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Honorary degree citation - Renée Vautelet*

By: Russell Breen, November 1975

Mr. Vice Chancellor, I have the honour to present to you Mme. Renee Vautelet, a distinguished lady, who has made a remarkable contribution to Quebec Society and to Canada by her efforts to promote civil and consumer rights, social and cultural organizations, and inter-racial understanding.

Descended from a family which has produced eminent Cabinet Ministers and a noted King's Counsel, it was not surprising that she should show an early interest in political affairs. At seventeen she was on the newly-founded Quebec Liberal Women's Committee. From the start she was an ardent campaigner for women's suffrage. She worked with the first women's suffrage committee, which in 1917 got the vote for women with relatives overseas. Complete federal franchise came the following year. Marriage did not deter her, as she combined the task of raising two daughters with her work for the franchise and electioneering. More than twenty years later she was still pleading for the vote before the Public Bills Committee in Quebec. And when this long battle was won, she worked with no less vigour to extend the participation of women in public affairs.

Wartime saw her energetically involved in work in the War Finance Committee, the Block Plan on civil defense, the Red Cross and the Women's Volunteer Services. She helped to found and foster the Montreal French Family Welfare Agency (Bureau d'Assistance sociale aux familles), and the French Children's Library. In 1942 she was made a Commander of the British Empire for philanthropic and patriotic leadership.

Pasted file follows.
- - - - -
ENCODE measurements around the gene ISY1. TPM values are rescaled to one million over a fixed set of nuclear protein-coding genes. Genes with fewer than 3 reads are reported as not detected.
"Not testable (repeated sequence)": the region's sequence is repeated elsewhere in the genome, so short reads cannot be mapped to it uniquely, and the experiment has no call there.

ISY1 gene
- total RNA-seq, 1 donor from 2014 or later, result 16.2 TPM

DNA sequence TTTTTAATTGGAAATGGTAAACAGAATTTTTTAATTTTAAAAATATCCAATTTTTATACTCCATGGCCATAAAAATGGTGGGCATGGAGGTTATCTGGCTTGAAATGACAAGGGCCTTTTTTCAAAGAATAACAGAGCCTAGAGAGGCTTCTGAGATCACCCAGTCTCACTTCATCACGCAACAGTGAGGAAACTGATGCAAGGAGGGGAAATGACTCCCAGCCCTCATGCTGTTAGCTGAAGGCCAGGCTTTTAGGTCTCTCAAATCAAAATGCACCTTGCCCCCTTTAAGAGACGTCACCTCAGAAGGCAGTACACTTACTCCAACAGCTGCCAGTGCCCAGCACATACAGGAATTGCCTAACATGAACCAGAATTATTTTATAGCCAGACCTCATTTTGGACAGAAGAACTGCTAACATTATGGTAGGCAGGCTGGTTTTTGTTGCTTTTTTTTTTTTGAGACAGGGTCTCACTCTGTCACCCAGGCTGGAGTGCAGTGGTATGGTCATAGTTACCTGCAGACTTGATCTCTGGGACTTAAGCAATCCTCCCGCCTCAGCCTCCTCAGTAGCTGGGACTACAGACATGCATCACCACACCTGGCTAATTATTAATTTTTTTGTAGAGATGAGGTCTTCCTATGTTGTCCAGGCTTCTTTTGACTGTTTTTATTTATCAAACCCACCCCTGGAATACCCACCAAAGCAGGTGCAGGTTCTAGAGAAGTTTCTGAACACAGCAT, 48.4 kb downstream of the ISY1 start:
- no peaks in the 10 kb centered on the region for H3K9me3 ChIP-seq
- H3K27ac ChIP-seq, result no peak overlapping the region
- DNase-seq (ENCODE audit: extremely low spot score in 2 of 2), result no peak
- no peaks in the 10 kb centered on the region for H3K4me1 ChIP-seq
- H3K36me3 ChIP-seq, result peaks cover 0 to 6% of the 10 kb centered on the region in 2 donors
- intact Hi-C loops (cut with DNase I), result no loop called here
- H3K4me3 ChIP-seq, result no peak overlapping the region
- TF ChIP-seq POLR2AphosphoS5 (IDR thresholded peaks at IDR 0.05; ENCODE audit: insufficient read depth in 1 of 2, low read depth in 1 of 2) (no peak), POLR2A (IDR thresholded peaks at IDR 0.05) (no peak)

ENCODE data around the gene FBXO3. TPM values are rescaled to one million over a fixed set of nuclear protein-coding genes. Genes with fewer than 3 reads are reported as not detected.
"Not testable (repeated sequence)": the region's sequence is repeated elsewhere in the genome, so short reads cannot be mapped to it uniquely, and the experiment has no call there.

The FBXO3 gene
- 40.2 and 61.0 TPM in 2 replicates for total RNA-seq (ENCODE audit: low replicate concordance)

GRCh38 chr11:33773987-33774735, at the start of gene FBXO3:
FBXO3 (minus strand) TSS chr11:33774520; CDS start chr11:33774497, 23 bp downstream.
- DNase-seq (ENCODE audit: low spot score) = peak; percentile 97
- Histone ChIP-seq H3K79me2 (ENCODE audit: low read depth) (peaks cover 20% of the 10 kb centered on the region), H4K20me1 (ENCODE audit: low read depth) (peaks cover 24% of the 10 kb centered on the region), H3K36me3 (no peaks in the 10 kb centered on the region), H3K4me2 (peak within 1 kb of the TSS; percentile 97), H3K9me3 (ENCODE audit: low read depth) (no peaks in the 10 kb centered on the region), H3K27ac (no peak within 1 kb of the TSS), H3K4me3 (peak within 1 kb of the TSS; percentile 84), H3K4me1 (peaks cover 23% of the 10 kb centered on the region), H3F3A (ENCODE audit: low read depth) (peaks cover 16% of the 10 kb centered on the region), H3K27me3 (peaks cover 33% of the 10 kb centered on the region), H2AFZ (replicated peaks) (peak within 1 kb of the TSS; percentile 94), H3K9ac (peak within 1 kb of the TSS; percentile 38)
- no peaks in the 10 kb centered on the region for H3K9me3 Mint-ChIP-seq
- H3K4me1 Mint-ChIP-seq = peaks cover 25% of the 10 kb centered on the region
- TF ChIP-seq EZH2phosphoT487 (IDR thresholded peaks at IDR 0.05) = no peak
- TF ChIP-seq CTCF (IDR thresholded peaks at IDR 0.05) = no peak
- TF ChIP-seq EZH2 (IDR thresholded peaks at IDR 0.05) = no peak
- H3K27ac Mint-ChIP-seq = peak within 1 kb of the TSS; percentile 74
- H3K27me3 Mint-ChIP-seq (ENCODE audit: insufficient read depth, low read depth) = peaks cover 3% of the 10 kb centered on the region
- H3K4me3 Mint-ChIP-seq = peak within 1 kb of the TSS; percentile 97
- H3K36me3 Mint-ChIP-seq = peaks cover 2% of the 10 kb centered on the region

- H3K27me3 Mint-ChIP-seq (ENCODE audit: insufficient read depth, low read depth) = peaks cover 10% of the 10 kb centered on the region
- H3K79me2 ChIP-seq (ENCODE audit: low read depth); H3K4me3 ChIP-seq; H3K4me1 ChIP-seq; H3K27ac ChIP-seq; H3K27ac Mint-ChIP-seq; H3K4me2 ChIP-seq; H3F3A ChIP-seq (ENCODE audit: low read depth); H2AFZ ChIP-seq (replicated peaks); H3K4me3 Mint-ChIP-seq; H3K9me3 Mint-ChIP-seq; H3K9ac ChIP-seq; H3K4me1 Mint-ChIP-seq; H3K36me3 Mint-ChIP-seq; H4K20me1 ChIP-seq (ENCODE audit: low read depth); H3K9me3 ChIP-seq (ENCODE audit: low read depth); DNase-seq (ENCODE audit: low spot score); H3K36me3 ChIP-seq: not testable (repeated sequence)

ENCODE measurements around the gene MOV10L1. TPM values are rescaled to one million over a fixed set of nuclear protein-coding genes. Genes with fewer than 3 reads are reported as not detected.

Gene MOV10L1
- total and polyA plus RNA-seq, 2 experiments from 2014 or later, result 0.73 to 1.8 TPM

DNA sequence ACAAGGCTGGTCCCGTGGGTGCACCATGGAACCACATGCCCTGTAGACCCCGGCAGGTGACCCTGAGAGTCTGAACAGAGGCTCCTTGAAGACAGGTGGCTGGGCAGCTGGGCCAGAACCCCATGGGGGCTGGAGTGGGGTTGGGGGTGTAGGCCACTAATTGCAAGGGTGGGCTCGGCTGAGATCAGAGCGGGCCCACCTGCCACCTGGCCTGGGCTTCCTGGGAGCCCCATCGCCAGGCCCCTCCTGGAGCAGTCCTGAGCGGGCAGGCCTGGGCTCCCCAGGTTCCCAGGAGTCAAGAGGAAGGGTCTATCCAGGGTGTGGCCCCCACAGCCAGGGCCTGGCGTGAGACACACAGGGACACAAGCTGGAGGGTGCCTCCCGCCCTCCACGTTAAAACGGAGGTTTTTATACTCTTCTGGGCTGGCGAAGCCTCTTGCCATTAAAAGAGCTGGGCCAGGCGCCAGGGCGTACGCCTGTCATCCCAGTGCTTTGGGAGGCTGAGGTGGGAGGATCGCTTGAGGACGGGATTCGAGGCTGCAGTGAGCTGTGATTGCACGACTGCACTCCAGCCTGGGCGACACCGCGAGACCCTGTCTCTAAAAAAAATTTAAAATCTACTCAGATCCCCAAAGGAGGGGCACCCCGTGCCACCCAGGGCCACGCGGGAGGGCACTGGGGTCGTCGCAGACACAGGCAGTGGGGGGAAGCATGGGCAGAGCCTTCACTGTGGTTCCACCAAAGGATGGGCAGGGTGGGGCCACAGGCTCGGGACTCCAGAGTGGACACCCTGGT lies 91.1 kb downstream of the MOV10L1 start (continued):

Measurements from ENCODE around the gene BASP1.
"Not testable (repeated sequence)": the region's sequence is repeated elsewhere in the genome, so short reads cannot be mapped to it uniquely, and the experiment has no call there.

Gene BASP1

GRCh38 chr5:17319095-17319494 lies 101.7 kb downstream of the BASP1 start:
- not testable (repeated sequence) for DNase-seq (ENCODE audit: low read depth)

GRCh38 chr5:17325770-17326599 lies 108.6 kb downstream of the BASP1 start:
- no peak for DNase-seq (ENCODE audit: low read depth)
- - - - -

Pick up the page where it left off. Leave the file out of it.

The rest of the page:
The Quebec Government appointed her to the Economic Advisory Council to study postwar unemployment. She produced a unique report of the Economic Position on Women in Quebec. Wartime price controls gave birth to the idea of the Canadian Association of Consumers. A founding member, she took on the job of running it, French and English sections, first as Provincial President and then as National President from 1953-56.

This is a year when the stresses of partnership between the sexes are the foremost topic for debate, and the strains of partnership between the races of Canada fill the newspapers. It is a particularly appropriate time, therefore, to look to a woman with such a record of achievement, to a Canadian so totally in command in both languages, so much at ease in both cultures.

Her presence has been a source of inspiration in the Loyola community on the numerous occasions when she has conducted lectures and seminars - her ideas a fund of intellectual stimulation.

Mr. Vice-Chancellor, I am honoured to present to you on behalf of the University Senate, and by authority of the Board Governors, Mme. Renee Vautelet, C.B.E., that you may confer on her the degree of Doctor of Laws, honoris causa.

* deceased

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